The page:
Penn State Football: In The End, No Matter How It Looked, 10 Wins Is 10 Wins
November 30, 2019 9:20 PM
by Ben Jones
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In the grand scheme of Penn State football history, nobody is really going to remember the Nittany Lions' slogging 27-6 victory over Rutgers.

They're going to remember the 10 wins, they're going to remember another successful season in the shadow of sanctions that were supposed to cripple the program for decades. Did Penn State lose to Minnesota? Sure. Did it get outclassed by Ohio State? Sort of.

But the Nittany Lions won 10 games. They finished above nearly everyone else in the conference and played winning football just enough to overcome a stretch of games against teams that have laid ruin to promising seasons past. They beat Iowa, Michigan and Michigan State and put up the best fight to date against maybe the best team in the nation.

So does it really matter that they looked indifferent in a game everyone was indifferent about?

A win is a win is a win, and Penn State has a shot at 11 of them this year.

"In this conference it's hard to win games in general," running back Journey Brown said after the game. "Every team in the Big Ten is going to come out and play hard, every game at this level is hard. So regardless of what team it is, what their record is, who they have, how many scholarships they have — it's hard to win football games in general. Just keeping consistent and just keep going.

"We're not satisfied but we're definitely grateful for what we have."

College football in 2019 does not exist with the same parameters that it once had. Not long ago 10-win seasons were revered with the same respect as 20-win seasons in college basketball. Maybe you didn't win the BCS, maybe you didn't win your conference, but you did a good job and that was enough. Fans were able to contain success within a more relative context.

Now it's a four-team playoff that serves as the barometer of success for many of the nation's high-profile programs. Sure, you beat everyone you should have, but then you lost to the other teams just like you, and now you're watching from home. Did you really have success, did you really meet your goals?

The answer, of course, is yes. In reality there are a lot of teams that would like to go to the playoffs and very few teams that can really do it. Penn State played well against Ohio State, but the Buckeyes boast three Heisman hopefuls and complimentary players to boot. They were the better team from the outset, and no amount of scheming was going to change that.

So to measure Penn State's season against Ohio State's is a bit of a red herring. The Nittany Lions are chasing down the Buckeyes and are arguably closer to that level of play than most everyone, but the gap is not insignificant, the bridge not easy to build.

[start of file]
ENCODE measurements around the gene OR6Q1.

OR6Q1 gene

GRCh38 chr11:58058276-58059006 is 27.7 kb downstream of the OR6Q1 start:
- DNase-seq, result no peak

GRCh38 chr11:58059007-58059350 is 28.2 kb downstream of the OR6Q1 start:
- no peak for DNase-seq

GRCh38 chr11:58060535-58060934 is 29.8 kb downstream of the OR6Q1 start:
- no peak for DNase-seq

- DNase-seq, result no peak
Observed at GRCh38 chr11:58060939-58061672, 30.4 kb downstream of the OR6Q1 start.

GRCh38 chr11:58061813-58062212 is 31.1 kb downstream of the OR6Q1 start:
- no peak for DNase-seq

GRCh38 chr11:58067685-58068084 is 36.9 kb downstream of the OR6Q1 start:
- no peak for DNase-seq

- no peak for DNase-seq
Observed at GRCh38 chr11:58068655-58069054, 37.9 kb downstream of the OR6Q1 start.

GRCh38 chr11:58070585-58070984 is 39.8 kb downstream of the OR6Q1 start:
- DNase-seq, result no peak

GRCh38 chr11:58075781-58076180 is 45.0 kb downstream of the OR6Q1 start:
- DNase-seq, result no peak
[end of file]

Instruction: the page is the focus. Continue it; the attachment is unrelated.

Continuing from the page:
In turn it is fair to measure Penn State against what it wants to be, but the results are not the only measuring sticks, nor is the failure to pass Ohio State an indictment of the process in attempting to do so.

"It's hard to win no matter who you're playing no matter what day it is," linebacker Cam Brown added. "It's hard to win in college football, especially Division I, especially in a stage like this."

It can be easy to contextualize Penn State's progress in the college football world as a singular unchanging concept, like an NFL team that has the power to pay for continuity. It can be a simple line of thinking to see a five-year span of moderate success as stagnant, that 10-win seasons without victories over Ohio State or others are a sign of a systemic failure.

And there is admittedly some truth to this. Penn State has questions it needs to find solutions to on both sides of the ball and areas on and off the field in need of improvement. To say Penn State is sustaining a half-decade long period of high-quality success is not the same thing as saying the Nittany Lions are perfect.

But the solution might be found in the long battle with time and circumstance. Penn State won in 2016 and 2017 with a perfect storm of players and fortune. Good bounces went Penn State's way, 50/50 balls were caught, big plays happened and a player named Saquon Barkley decided to call Happy Valley home.

The challenge for Penn State football is not taking the next step in one forceful sweep but maintaining the success it has had while slowly inching forward. Better to always be 10-2 and knocking on the door than 8-4 and hoping to bounce back, all of this in the fishbowl of the Big Ten East. If anything, the volume of questions James Franklin and his staff faced heading into 2019 and the ability to coach their way to a 10-win season is more proof of concept than losses to Minnesota and Ohio State are proof of flaws.

"This is a huge accomplishment for us," wideout Jahan Dotson said with a smile. "Because we didn't reach that last year. It's my first time. I've only been on the program two years, and it's my first time getting 10 wins. So that's pretty cool."

It's fair to be critical of Penn State's losses, the steps in the journey James Franklin is trying to take the Nittany Lions on and the methods of travel it uses in an attempt to get where it wants to go. But yet again Penn State football hit the 10-win mark with no particular end to that trend in sight.

And in the long run that matters a lot more than how it looked against Rutgers.

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